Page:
Aenictus hottai

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Aenictus hottai
Scientific classification
Kingdom: Animalia
Phylum: Arthropoda
Class: Insecta
Order: Hymenoptera
Family: Formicidae
Subfamily: Dorylinae
Genus: Aenictus
Species: A. hottai
Binomial name
Aenictus hottai
Terayama & Yamane, 1989

Aenictus hottai casent0249278 p 1 high.jpg

Aenictus hottai casent0249278 d 1 high.jpg

Specimen Labels

Aenictus hottai, together with its close relative Aenictus yamanei, are the only known members of the A. hottai species group. Both are probably restricted to Sundaland (south-east Asia) and inhabit lowland primary rainforests.


A member of the hottai species group.

Wiwatwitaya and Jaitrong (2011) - A. hottai is very similar to Aenictus yamanei in general appearance as they share the dense punctation on the head and mesosoma, the peculiar subpetiolar process and the superficially reticulate first gastral segment. However, A. hottai is separated from A. yamanei by the following conditions: body much larger (HW 0.93-1.00 mm, ML 1.63-1.75 mm in A. hottai; HW 0.63-0.70 mm; ML 1.22-1.27 mm in A. yamanei), head relatively shorter (CI 88-91 vs 79-85), posterior face of petiole feebly convex and wrinkled and not marginated with a rim (shallowly concave without longitudinal wrinkles and marginated with a very thin rim in A. yamanei).

  • Larger species (HW 0.93-1.00 mm; ML 1.63-1.75 mm); head relatively shorter (CI 88-91) . . . . . Aenictus hottai
  • Smaller species (HW 0.63-0.70 mm; ML 1.22-1.27 mm); head relatively longer (CI 79-85) . . . . . Aenictus yamanei

Key to Aenictus species groups


Malay Peninsula (southern Thailand and Malaysia), Borneo (Sarawak), Sumatra.

Latitudinal Distribution Pattern

Latitudinal Range: 4.333333333° to 4.333333333°.

Tropical South

Distribution based on Regional Taxon Lists

Indo-Australian Region: Indonesia (type locality), Malaysia.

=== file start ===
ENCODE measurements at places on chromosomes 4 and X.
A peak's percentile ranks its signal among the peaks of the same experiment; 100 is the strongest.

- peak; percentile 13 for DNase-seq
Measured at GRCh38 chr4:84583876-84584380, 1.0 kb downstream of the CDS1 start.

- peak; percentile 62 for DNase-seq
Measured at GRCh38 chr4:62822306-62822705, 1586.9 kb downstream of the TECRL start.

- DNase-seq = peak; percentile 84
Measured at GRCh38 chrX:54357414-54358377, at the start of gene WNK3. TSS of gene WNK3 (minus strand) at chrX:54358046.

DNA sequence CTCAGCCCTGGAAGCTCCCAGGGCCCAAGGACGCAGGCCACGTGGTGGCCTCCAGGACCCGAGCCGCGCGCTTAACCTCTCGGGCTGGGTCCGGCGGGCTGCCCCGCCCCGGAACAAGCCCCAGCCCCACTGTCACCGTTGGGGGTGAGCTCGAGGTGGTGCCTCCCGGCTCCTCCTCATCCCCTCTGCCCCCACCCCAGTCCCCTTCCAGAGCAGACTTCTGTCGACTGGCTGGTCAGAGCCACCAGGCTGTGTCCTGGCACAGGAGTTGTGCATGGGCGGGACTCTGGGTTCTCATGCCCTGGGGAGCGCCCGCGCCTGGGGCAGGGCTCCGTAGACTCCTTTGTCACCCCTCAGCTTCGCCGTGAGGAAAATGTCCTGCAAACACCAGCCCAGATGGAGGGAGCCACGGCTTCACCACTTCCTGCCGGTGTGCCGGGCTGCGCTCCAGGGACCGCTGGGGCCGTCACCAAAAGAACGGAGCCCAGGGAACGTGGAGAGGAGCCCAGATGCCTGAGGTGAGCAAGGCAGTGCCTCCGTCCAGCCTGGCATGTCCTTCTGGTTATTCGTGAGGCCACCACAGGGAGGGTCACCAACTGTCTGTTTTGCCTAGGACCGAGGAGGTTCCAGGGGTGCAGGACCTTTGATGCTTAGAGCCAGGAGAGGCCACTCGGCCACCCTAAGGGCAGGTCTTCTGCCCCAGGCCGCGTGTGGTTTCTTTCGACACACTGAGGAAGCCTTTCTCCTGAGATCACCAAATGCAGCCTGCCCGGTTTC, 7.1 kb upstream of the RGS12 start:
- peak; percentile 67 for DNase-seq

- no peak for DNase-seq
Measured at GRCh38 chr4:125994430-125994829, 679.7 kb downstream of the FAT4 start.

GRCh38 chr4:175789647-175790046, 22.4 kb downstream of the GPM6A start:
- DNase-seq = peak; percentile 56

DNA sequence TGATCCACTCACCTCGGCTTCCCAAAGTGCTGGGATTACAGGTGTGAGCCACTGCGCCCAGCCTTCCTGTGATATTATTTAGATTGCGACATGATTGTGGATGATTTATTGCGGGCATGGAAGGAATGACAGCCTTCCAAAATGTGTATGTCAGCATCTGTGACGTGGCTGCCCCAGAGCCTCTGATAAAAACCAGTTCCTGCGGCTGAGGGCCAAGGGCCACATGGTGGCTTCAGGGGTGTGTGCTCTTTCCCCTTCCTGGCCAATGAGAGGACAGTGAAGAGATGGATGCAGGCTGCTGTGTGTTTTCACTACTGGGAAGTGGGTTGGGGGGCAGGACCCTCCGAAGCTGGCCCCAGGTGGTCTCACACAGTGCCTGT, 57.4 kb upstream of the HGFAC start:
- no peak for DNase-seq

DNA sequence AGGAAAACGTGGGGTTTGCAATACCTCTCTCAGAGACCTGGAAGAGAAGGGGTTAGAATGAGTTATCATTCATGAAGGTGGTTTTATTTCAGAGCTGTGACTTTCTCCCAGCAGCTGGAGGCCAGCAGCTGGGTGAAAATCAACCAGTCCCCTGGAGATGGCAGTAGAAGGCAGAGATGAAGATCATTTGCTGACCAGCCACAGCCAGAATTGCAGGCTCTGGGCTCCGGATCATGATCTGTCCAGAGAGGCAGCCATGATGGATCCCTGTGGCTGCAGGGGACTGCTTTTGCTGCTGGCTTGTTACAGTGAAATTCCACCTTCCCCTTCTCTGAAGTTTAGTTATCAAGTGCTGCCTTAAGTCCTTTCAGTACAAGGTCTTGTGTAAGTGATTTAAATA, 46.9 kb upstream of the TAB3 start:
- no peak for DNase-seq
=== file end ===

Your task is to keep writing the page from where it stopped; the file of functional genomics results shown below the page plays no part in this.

Oriental Region: Thailand.

Distribution based on AntMaps


Distribution based on AntWeb specimens

Check data from AntWeb

Countries Occupied

Number of countries occupied by this species based on AntWiki Regional Taxon Lists. In general, fewer countries occupied indicates a narrower range, while more countries indicates a more widespread species.

Estimated Abundance

Relative abundance based on number of AntMaps records per species (this species within the purple bar). Fewer records (to the left) indicates a less abundant/encountered species while more records (to the right) indicates more abundant/encountered species.


Wiwatwitaya and Jaitrong (2011) - According to the specimen examined, all colonies of A. hottai were collected from the forest floor in the lowland primary forest. Rościszewski & Mashchwitz (1994), Malsch et al. (2003) also observed this species in a lowland primary forest in Pasoh, Malay Peninsula. This species is probably a Sundaland species; so far northern limit of its range in latitude is the Thai- Malay border (ca. 7˚N) near the Kangar-Pattani line (see Woodruff 2003). Rościszewski & Mashchwitz (1994) reported that in the Pasoh Forest Reserve A. hottai preyed on ants of the ponerine genus Odontomachus.

Explore-icon.png Explore Overview of Aenictus biology 
Little is known about the biology of Aenictus hottai. The genus is comprised of species that live an army ant lifestyle. Aenictus typically prey on other ants, from other genera, or other insects such as wasps or termites. There are reports of Aenictus preying on other insects as well and even have been observed collecting honeydew from homopterans (Santschi, 1933; Gotwald, 1995) but this appears, at least from available evidence, to be uncommon. Foraging raids can occur day or night across the ground surface. Occasionally raids are arboreal. During a raid numerous workers attack a single nest or small area, with several workers coordinating their efforts to carry large prey items back to the nest or bivouac. Aenictus have a nomadic life style, alternating between a migratory phase in which nests are temporary bivouacs in sheltered places above the ground and a stationary phase where semi-permanent underground nests are formed. During the nomadic phase bivouacs move regularly, sometimes more than once a day when larvae require large amounts of food. Individual nests usually contain up to several thousand workers, although nest fragments containing only a few hundred workers are often encountered. Queens are highly specialised and look less like workers than in most ant species. They have greatly enlarged gasters (dichthadiform) and remain flightless throughout their life. New colonies are formed by the division of existing colonies (fission) rather than by individual queens starting colonies on their own.


Known only from the worker caste.


The following information is derived from Barry Bolton's Online Catalogue of the Ants of the World.

  • hottai. Aenictus hottai Terayama & Yamane, 1989: 598, figs. 1, 2 (w.) INDONESIA (Sumatra).
    • Type-material: holotype worker, 9 paratype workers.